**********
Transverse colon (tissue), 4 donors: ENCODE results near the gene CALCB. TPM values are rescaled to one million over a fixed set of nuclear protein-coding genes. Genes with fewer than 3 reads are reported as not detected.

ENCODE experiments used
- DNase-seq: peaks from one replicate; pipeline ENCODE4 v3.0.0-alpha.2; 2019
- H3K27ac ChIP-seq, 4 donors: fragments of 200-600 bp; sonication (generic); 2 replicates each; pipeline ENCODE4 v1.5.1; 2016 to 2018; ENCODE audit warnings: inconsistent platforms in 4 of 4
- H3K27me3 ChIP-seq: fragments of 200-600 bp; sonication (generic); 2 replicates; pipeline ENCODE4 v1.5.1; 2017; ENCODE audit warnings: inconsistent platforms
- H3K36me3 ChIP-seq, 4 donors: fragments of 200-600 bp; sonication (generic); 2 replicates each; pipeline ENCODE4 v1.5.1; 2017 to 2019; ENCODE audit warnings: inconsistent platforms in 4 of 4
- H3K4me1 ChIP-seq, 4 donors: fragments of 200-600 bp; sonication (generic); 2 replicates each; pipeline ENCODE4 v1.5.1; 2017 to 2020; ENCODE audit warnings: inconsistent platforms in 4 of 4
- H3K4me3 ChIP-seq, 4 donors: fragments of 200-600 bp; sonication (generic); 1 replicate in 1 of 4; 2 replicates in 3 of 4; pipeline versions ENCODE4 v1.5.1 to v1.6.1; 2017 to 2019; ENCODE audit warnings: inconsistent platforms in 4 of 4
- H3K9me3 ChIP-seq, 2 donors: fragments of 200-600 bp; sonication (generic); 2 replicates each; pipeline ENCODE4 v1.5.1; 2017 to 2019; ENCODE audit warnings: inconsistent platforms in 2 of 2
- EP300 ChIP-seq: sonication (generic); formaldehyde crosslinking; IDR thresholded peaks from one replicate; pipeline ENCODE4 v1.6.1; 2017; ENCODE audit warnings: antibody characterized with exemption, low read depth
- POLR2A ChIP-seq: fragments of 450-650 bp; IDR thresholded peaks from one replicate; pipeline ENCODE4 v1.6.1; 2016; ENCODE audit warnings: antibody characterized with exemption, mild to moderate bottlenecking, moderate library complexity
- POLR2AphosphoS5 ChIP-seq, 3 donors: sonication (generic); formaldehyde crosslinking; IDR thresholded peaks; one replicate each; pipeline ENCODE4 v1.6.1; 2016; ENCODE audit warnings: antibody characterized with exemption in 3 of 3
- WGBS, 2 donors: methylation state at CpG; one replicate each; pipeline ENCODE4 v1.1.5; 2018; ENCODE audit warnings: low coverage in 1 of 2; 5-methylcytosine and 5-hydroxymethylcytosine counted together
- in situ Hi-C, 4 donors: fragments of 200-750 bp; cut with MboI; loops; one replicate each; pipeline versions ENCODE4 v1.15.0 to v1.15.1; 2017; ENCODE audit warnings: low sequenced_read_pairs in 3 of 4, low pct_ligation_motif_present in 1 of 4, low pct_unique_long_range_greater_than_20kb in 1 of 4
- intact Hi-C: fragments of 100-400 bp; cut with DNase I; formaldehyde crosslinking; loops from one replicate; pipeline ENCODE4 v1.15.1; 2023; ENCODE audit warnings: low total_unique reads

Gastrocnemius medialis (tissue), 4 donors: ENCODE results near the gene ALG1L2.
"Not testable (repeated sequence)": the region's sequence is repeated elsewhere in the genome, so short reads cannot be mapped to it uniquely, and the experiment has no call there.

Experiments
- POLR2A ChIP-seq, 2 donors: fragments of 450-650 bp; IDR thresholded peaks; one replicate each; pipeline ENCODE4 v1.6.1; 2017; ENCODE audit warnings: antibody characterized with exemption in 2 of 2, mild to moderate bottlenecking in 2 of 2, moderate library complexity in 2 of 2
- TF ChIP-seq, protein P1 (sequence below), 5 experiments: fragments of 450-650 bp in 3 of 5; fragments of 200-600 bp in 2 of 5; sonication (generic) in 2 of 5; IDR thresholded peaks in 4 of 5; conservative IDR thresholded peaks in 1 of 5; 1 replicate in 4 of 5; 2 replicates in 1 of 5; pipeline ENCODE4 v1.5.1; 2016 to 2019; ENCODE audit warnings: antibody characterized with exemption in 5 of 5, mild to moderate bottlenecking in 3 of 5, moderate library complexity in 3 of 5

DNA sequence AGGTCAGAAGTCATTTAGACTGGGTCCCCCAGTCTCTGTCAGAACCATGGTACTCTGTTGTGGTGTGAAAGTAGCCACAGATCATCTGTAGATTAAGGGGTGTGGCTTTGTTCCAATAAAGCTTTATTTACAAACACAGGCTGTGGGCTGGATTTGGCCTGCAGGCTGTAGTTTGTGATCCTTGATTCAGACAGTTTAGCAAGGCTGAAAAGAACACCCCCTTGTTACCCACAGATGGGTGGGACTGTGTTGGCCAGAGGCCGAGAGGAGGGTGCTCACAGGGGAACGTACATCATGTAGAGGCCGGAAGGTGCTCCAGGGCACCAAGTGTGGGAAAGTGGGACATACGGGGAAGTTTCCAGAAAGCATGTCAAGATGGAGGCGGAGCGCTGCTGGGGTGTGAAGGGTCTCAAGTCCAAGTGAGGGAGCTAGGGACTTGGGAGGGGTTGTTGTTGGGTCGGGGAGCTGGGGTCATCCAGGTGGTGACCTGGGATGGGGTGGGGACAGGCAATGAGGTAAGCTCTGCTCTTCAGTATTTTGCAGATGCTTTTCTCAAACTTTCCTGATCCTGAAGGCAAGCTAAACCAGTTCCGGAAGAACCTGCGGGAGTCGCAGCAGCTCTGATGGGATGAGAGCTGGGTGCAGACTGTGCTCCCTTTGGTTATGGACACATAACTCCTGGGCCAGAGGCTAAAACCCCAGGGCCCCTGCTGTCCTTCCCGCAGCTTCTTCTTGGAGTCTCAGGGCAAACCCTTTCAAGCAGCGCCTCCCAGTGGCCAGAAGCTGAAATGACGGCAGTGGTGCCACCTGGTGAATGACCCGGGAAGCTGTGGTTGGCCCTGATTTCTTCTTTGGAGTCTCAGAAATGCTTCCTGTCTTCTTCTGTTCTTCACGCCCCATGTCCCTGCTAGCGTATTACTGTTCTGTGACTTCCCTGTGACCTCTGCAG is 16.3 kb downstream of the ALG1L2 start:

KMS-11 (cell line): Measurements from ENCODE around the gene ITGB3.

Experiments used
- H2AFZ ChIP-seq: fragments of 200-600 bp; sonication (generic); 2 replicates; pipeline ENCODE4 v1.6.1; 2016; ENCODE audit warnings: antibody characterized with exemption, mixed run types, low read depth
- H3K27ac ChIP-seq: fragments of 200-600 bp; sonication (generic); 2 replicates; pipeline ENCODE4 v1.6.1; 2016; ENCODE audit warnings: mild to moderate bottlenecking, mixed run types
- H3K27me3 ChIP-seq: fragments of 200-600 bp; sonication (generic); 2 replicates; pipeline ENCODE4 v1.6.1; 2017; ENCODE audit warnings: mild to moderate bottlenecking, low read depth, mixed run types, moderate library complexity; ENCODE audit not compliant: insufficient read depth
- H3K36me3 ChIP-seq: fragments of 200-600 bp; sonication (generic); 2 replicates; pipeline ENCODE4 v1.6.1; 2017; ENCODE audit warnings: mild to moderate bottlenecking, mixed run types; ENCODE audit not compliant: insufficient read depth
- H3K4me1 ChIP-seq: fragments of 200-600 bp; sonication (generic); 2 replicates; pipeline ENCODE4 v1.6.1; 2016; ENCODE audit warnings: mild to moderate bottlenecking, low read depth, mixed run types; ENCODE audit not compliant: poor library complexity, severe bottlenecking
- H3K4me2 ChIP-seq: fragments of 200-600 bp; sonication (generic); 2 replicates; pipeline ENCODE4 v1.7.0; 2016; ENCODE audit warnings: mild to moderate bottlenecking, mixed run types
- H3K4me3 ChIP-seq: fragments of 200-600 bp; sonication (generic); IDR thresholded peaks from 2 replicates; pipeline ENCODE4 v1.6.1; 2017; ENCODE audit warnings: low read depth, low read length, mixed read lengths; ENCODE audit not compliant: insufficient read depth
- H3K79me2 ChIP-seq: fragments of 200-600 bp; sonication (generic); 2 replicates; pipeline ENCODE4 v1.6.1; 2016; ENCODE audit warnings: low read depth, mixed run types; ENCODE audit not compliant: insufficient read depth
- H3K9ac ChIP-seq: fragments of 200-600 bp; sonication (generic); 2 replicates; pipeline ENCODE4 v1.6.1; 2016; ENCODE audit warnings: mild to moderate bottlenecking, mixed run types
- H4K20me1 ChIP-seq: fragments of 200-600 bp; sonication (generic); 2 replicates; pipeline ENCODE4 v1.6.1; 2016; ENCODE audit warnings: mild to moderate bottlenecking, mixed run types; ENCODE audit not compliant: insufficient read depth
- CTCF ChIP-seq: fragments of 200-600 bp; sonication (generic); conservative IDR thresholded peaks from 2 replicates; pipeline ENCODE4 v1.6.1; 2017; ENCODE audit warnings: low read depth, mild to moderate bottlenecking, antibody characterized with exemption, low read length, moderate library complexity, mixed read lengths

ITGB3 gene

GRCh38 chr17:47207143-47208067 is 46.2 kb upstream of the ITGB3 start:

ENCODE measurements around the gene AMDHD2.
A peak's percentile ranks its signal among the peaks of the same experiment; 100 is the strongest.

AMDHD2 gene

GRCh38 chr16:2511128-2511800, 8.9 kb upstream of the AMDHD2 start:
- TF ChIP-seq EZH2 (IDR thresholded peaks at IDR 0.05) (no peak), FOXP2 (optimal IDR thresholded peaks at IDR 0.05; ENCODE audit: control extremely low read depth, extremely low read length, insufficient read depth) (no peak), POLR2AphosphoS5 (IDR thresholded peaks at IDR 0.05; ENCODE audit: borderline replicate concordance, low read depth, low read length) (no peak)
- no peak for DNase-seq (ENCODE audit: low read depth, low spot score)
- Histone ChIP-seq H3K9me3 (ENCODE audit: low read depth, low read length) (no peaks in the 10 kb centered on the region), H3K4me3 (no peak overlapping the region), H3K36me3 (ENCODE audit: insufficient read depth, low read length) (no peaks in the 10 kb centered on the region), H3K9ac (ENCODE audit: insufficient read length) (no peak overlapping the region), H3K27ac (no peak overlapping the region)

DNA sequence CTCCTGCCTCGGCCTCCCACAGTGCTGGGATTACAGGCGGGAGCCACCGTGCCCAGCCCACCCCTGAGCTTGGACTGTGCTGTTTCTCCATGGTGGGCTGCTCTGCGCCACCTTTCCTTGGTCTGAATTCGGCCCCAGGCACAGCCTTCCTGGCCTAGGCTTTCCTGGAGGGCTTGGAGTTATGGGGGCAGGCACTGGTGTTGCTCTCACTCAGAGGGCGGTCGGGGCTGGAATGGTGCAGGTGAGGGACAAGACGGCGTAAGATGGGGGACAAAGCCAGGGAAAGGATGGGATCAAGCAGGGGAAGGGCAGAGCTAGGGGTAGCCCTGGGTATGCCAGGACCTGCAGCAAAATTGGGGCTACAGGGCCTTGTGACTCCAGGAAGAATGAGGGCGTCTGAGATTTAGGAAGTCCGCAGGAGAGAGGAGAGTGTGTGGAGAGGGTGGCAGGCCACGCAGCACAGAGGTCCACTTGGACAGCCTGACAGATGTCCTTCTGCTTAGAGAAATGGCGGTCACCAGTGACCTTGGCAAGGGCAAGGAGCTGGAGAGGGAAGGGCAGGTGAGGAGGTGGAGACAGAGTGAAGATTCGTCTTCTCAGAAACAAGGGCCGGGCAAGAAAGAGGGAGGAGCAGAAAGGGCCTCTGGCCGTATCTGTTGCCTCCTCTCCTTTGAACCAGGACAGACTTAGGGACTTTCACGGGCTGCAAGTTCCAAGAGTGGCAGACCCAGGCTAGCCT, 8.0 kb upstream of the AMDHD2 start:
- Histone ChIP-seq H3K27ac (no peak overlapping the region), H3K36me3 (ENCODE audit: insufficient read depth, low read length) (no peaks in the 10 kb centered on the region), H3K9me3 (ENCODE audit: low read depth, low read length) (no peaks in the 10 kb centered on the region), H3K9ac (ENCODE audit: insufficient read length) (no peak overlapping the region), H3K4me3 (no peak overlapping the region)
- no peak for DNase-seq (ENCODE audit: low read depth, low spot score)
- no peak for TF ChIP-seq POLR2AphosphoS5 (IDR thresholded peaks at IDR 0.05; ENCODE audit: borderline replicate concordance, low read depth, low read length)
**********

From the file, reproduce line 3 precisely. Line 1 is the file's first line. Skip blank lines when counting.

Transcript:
- DNase-seq: peaks from one replicate; pipeline ENCODE4 v3.0.0-alpha.2; 2019